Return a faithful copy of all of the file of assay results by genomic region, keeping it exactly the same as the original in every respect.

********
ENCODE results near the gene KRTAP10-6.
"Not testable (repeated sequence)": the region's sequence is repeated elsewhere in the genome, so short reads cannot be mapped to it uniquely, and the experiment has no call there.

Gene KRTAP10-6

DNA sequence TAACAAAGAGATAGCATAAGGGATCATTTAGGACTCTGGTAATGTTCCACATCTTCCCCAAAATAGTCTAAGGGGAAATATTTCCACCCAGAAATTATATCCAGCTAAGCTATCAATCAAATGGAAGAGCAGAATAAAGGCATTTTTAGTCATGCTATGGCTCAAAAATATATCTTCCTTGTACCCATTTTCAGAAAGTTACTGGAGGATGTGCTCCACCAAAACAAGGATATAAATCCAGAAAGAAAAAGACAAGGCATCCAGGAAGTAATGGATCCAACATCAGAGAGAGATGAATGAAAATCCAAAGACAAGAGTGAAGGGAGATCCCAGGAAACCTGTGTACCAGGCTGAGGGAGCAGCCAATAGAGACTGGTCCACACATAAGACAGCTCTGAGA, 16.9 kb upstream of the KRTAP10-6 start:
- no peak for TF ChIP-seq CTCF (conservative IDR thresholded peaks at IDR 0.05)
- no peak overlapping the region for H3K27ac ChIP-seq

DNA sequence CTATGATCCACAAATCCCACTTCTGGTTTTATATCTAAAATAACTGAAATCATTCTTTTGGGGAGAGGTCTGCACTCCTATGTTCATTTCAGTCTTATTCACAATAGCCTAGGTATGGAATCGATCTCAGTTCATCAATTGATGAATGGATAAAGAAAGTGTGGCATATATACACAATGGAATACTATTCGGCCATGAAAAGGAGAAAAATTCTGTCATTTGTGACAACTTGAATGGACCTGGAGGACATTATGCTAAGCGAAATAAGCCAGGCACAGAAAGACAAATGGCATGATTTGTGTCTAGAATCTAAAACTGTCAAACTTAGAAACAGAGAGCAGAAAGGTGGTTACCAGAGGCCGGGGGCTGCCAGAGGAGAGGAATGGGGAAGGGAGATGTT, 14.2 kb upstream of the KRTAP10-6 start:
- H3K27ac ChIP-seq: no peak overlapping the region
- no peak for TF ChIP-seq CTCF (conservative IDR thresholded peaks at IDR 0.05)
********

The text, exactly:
ENCODE results near the gene KRTAP10-6.
"Not testable (repeated sequence)": the region's sequence is repeated elsewhere in the genome, so short reads cannot be mapped to it uniquely, and the experiment has no call there.

Gene KRTAP10-6

DNA sequence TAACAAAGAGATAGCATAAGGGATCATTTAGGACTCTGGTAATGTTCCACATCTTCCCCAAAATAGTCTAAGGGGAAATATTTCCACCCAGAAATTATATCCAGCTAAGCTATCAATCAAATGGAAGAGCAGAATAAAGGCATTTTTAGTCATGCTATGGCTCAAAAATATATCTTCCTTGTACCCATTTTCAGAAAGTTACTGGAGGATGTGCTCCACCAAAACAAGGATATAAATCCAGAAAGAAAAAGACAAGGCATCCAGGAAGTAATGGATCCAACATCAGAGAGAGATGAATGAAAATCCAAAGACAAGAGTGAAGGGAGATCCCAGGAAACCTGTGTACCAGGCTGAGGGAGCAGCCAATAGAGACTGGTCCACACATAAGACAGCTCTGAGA, 16.9 kb upstream of the KRTAP10-6 start:
- no peak for TF ChIP-seq CTCF (conservative IDR thresholded peaks at IDR 0.05)
- no peak overlapping the region for H3K27ac ChIP-seq

DNA sequence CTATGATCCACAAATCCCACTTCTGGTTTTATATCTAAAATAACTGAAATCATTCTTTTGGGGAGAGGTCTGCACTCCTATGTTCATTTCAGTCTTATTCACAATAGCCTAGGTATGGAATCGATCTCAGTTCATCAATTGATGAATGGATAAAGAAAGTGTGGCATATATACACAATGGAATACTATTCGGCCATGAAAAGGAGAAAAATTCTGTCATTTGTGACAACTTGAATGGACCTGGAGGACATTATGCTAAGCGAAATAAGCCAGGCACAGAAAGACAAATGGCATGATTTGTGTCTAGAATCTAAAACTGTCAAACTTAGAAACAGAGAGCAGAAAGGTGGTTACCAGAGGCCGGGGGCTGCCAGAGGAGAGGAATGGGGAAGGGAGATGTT, 14.2 kb upstream of the KRTAP10-6 start:
- H3K27ac ChIP-seq: no peak overlapping the region
- no peak for TF ChIP-seq CTCF (conservative IDR thresholded peaks at IDR 0.05)